Knowing the source should lead to more effective vaccines, researchers say
WEDNESDAY, April 16 (HealthDay News) -- Each year, new strains of virus that produce seasonal flu epidemics start in East Asia and Southeast Asia and then spread around rest of the world, researchers report.
And by focusing on new flu strains emerging in Asia, scientists may be able to improve their forecast of seasonal flu strains and develop better vaccines, the researchers said.
"For over 60 years, the global migration pattern of influenza has been a mystery," lead researcher Colin Russell, of the University of Cambridge in England, said during a Wednesday teleconference.
Conventional wisdom has held that flu viruses migrate between the northern and southern hemispheres after the flu season. Other theories contend that the viruses surface in the tropics and circulate continuously, or start out in China, Russell said.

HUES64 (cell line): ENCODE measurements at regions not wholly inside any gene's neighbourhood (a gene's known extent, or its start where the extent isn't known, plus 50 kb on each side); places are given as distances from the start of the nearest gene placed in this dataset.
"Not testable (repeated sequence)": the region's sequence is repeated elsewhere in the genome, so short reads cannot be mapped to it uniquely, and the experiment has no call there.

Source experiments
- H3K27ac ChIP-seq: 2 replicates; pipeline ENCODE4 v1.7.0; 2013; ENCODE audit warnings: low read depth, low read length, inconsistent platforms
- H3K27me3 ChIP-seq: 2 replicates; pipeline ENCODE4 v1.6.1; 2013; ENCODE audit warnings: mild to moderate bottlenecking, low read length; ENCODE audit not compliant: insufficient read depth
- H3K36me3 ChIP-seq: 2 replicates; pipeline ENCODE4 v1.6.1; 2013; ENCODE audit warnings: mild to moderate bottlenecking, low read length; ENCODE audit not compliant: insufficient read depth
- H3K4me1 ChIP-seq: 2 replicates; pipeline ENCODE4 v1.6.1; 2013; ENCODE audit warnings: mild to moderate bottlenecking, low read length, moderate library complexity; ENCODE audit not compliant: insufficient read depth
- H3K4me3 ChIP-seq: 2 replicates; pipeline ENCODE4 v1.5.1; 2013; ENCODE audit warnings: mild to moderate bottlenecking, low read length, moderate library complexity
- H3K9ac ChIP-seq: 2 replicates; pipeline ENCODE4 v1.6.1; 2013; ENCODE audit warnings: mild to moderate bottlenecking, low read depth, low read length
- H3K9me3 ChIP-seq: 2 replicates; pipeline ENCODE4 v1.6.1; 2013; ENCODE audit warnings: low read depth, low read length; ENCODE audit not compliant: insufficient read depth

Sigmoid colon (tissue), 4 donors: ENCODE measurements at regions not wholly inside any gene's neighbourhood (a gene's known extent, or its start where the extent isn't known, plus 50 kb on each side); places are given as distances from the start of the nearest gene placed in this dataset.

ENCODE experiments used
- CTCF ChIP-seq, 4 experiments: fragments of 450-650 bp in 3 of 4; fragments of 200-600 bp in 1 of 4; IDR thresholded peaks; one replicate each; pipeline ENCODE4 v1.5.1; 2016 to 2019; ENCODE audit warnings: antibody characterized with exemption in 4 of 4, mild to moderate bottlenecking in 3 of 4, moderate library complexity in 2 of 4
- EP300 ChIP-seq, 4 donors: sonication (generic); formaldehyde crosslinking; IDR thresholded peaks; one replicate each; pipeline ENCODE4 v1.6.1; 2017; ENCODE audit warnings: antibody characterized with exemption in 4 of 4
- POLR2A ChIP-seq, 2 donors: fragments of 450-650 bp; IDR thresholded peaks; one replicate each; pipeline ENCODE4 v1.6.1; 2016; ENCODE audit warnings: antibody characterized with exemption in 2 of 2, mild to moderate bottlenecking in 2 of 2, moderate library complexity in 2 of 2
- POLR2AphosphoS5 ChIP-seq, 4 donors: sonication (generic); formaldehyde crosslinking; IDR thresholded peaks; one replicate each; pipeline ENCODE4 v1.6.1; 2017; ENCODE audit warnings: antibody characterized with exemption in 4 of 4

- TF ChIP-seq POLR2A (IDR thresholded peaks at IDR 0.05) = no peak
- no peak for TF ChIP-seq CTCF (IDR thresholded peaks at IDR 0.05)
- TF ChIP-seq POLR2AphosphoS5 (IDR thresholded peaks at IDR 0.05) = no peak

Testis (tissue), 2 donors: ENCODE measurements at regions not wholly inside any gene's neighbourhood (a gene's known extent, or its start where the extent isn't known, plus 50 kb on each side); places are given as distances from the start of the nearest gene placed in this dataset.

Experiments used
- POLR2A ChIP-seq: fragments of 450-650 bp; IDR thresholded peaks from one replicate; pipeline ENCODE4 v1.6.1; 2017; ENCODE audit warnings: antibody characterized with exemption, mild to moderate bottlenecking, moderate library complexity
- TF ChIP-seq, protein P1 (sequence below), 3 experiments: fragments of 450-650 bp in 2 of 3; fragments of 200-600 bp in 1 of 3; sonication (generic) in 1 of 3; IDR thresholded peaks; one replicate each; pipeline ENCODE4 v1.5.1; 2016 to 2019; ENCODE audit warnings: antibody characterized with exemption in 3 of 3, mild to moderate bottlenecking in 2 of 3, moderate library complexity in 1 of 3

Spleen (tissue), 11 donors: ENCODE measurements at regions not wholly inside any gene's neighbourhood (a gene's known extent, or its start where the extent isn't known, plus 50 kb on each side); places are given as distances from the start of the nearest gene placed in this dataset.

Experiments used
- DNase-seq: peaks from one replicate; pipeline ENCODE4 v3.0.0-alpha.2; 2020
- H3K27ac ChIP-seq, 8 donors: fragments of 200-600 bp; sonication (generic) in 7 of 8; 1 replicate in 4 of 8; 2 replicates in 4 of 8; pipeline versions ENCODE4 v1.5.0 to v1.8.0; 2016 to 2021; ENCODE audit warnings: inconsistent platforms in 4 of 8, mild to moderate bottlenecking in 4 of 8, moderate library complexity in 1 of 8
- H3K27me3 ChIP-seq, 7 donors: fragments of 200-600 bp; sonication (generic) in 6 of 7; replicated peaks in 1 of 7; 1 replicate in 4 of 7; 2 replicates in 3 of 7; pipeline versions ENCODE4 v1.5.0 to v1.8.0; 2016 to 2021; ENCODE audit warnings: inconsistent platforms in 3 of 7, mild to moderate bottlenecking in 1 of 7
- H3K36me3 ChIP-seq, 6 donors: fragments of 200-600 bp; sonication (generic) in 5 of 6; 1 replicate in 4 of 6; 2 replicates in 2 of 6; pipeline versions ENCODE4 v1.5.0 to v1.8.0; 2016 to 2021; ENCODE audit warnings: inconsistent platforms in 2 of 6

"We found solid evidence that influenza H3N2 viruses [the most common viruses] have migrated out of what we call the East and Southeast Asian circulation network, which includes tropical, subtropical and temperate countries," Russell said.
Virus strains begin in East and Southeast Asia and take about nine months to reach Europe and North America. They arrive in South America several months later because of South America's isolation in terms of travel from East and Southeast Asia, Russell explained.
Currently, the decision about which strains to include in the yearly flu vaccine are made almost a year before the flu hits the United States, co-author Derek Smith, also from the University of Cambridge, said during the teleconference. Knowing where flu patterns begin will be invaluable in helping to develop more effective vaccines earlier, he added.
"The ultimate goal is to increase our ability to predict the evolution of influenza virus, and this study is one step along that path," Smi
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